—Rod Mays, Adjunct Professor of Counseling, Reformed Theological Seminary; Executive Pastor, Mitchell Road Presbyterian Church, Greenville, South Carolina
“In attempting to put to rest the term ‘presuppositional,’ Oliphint integrates the best insights from his philosophical expertise in the Westminster Seminary tradition with the best insights from the Westminster Assembly theological tradition. The result: a book that aims at both the mind and the heart. As a pastor, I welcome books that offer a consistently Reformed approach to a defense of Christianity, for they are few and far between. This may be the best one yet.”
—Mark Jones, Senior Minister, Faith Vancouver Presbyterian Church; coauthor, A Puritan Theology
“What sets this book apart is Oliphint’s insistence that the person and work of Jesus Christ take center stage in every apologetic discussion. Following Van Til, he relentlessly rallies us around the banner of the self-attesting Christ of Scripture. Although Oliphint’s apologetic approach is theologically and philosophically sophisticated, he makes it understandable and practical for ordinary Christians. Covenantal Apologetics is a great starting point for thinking about the gospel in the contemporary world of ideas.”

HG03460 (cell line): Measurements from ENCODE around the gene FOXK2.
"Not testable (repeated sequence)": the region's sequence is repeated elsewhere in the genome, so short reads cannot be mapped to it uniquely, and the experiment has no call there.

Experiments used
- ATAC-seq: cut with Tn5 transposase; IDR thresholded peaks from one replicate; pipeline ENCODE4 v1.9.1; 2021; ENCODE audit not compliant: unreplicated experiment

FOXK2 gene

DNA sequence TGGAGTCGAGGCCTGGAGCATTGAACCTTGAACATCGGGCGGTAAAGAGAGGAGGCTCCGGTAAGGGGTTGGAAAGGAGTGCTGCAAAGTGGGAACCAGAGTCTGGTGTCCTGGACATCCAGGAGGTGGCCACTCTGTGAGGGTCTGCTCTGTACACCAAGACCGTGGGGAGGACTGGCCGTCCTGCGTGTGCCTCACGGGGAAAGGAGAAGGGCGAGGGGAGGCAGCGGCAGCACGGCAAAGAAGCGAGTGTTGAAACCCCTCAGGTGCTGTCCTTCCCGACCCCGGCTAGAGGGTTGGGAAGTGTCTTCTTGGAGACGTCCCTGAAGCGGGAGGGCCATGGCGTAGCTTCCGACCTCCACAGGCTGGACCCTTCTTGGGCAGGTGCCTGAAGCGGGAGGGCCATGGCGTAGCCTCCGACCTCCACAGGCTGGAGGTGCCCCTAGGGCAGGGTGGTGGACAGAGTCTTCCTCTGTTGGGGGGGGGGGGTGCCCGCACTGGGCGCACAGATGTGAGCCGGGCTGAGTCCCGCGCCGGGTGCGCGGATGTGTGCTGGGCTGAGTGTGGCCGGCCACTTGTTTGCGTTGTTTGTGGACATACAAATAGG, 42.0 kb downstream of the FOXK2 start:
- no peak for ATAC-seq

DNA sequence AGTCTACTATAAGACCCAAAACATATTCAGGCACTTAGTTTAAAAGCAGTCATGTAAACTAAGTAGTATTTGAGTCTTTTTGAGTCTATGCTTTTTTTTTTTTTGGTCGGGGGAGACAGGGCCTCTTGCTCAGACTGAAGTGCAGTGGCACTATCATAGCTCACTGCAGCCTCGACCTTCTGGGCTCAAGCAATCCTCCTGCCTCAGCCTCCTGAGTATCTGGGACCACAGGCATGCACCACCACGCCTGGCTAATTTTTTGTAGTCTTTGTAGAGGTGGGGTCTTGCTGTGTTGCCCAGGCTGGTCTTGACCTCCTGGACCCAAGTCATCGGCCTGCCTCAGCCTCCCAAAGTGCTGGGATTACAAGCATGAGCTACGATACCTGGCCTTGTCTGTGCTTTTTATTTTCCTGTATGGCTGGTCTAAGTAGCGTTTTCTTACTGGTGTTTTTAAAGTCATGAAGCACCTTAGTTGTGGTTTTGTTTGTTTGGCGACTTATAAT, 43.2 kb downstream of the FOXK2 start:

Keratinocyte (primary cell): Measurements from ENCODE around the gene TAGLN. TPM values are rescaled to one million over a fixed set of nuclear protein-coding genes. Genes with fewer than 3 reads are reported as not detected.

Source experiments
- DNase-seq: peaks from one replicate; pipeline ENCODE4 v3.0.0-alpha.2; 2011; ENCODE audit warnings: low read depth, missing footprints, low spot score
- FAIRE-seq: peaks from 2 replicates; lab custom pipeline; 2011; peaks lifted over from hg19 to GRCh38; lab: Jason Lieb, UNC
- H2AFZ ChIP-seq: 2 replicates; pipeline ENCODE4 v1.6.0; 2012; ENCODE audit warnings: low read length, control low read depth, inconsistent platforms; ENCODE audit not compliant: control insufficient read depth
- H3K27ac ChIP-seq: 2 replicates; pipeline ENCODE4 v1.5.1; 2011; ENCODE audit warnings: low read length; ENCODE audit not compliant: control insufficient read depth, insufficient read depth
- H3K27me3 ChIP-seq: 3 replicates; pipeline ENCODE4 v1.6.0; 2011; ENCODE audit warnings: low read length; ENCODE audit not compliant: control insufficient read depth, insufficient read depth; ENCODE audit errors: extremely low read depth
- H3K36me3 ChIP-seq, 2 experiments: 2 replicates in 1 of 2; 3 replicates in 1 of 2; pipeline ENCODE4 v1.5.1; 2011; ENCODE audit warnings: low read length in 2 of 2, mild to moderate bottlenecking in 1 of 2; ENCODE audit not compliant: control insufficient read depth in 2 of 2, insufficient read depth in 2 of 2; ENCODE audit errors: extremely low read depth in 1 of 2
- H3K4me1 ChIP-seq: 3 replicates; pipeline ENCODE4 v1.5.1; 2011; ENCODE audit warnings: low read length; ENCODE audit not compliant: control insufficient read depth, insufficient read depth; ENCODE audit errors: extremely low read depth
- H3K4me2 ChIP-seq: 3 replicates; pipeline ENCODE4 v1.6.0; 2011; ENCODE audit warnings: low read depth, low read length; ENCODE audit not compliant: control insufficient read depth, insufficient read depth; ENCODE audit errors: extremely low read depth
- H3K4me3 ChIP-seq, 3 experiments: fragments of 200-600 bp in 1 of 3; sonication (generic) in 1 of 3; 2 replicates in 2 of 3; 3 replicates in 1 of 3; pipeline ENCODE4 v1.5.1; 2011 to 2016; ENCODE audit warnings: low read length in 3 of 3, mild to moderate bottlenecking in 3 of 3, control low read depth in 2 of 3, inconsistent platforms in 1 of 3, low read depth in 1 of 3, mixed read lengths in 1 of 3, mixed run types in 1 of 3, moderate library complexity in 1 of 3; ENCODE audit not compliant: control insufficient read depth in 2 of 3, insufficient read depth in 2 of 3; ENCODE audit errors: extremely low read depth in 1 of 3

—Nathan Sasser, Assistant Director of Academic Affairs, Sovereign Grace Ministries Pastors College
“Dr. Oliphint has given us a very important presentation of Christian apologetics for our day. His discussions draw heavily from Scripture in ways that are accessible to a wide range of Christian readers. He stands in the stream of presuppositional apologetics, and he makes great strides toward dealing with contemporary challenges to the faith. Followers of Christ who want to reach the lost will find this book invaluable.”
—Richard L. Pratt Jr., President, Third Millennium Ministries